SEATTLE — The World Trade Organization ruled Monday that an extension of a business-tax reduction Washington state granted to Boeing in 2013 for the forthcoming 777X jet is a prohibited subsidy.
The term “prohibited” signifies the WTO’s strictest legal category, denoting a subsidy that cannot be allowed to stand. If the ruling is upheld on appeal, action to remove the subsidy would be required.
Yet even then, in a testament to the excruciating frustration of the WTO process, legal experts on both sides of the case say the outcome will almost certainly leave Boeing’s bottom line untouched — and Washington state’s tax coffers none the richer.
“You can remove a subsidy in a hundred different ways that don’t in any way impact the benefit Boeing might get,” said Bob Novick, a former general counsel to the U.S. trade representative and now an outside counsel to Boeing on the WTO dispute.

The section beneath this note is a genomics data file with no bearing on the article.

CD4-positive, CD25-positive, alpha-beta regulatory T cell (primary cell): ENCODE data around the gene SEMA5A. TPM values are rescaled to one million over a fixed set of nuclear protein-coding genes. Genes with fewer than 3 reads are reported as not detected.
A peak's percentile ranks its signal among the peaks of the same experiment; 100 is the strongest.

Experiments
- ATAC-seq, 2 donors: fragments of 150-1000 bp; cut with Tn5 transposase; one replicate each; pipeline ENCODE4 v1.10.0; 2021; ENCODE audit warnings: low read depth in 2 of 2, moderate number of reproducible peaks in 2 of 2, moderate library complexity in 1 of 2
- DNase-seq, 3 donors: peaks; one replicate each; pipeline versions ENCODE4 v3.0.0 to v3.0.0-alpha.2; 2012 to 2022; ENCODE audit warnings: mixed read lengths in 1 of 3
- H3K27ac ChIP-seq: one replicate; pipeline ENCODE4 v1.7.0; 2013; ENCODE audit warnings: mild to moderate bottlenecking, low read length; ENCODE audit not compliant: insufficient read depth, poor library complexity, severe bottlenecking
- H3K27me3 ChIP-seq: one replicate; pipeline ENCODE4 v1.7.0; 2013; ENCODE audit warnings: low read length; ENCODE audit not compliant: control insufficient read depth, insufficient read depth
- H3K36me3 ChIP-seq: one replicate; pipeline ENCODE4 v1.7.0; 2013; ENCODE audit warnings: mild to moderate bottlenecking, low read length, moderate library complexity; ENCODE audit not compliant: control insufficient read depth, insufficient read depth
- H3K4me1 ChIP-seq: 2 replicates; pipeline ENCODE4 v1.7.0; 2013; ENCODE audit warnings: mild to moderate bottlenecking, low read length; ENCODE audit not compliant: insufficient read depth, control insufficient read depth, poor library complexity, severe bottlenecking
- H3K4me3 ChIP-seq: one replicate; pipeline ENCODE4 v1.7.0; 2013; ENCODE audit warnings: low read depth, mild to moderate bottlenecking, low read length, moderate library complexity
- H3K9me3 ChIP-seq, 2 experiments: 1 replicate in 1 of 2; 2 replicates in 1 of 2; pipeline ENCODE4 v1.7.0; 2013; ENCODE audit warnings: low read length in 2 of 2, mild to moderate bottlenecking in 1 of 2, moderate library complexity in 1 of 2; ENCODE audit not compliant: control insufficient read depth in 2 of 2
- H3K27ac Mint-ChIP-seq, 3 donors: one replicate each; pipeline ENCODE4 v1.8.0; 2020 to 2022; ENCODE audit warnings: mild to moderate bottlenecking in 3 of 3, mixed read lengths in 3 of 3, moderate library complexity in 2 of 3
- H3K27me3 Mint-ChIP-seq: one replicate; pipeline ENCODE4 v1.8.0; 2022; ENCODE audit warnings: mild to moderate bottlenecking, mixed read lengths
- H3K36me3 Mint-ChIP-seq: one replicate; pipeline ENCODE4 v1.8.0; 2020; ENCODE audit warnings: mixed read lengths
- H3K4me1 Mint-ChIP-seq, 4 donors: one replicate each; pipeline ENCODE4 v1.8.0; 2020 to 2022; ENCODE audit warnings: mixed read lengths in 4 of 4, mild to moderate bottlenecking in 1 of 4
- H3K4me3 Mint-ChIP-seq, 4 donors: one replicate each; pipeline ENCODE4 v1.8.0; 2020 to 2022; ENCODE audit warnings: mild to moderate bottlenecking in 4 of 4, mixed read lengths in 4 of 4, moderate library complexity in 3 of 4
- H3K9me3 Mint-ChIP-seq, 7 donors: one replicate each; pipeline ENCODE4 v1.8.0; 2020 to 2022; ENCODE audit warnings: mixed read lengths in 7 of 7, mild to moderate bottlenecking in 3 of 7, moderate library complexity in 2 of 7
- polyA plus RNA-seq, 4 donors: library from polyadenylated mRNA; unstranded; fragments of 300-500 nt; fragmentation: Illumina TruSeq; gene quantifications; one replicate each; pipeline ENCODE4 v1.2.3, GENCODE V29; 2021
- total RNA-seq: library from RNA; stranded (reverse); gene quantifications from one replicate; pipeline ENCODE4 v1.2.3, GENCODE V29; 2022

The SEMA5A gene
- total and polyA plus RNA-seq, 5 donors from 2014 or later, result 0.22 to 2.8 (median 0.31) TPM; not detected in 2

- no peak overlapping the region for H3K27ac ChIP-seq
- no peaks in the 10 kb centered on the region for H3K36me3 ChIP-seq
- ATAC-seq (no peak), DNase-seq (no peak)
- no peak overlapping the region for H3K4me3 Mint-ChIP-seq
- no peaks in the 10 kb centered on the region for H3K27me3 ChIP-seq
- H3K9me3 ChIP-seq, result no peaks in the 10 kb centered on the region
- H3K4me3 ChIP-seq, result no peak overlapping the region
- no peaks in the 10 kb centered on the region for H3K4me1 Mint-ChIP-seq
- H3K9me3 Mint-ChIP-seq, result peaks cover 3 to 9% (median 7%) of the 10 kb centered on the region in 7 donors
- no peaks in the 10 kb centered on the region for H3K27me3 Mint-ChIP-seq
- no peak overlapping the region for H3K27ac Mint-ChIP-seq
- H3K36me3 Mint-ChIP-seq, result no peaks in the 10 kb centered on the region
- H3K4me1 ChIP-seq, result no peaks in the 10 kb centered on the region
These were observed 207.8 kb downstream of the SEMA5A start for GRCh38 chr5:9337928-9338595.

A lawyer on the European side of the case, who asked not to be identified because he spoke before the ruling is being officially made public, agreed that Boeing, which has a large presence in Washington state, is unlikely to suffer financially.
Monday’s ruling is new. It’s a separate case from two original WTO lawsuits: one filed by the U.S. in 2004 over the Airbus “launch aid” and a countersuit Europe filed in 2005 over the state tax breaks to Boeing as well as research grants it got from NASA and the Department of Defense.
The European lawyer recalled that when the WTO initially ruled in 2010 that government loans to Airbus to launch its A380 superjumbo jet were prohibited subsidies, Boeing crowed about the outcome and demanded that Airbus either repay or restructure the loans.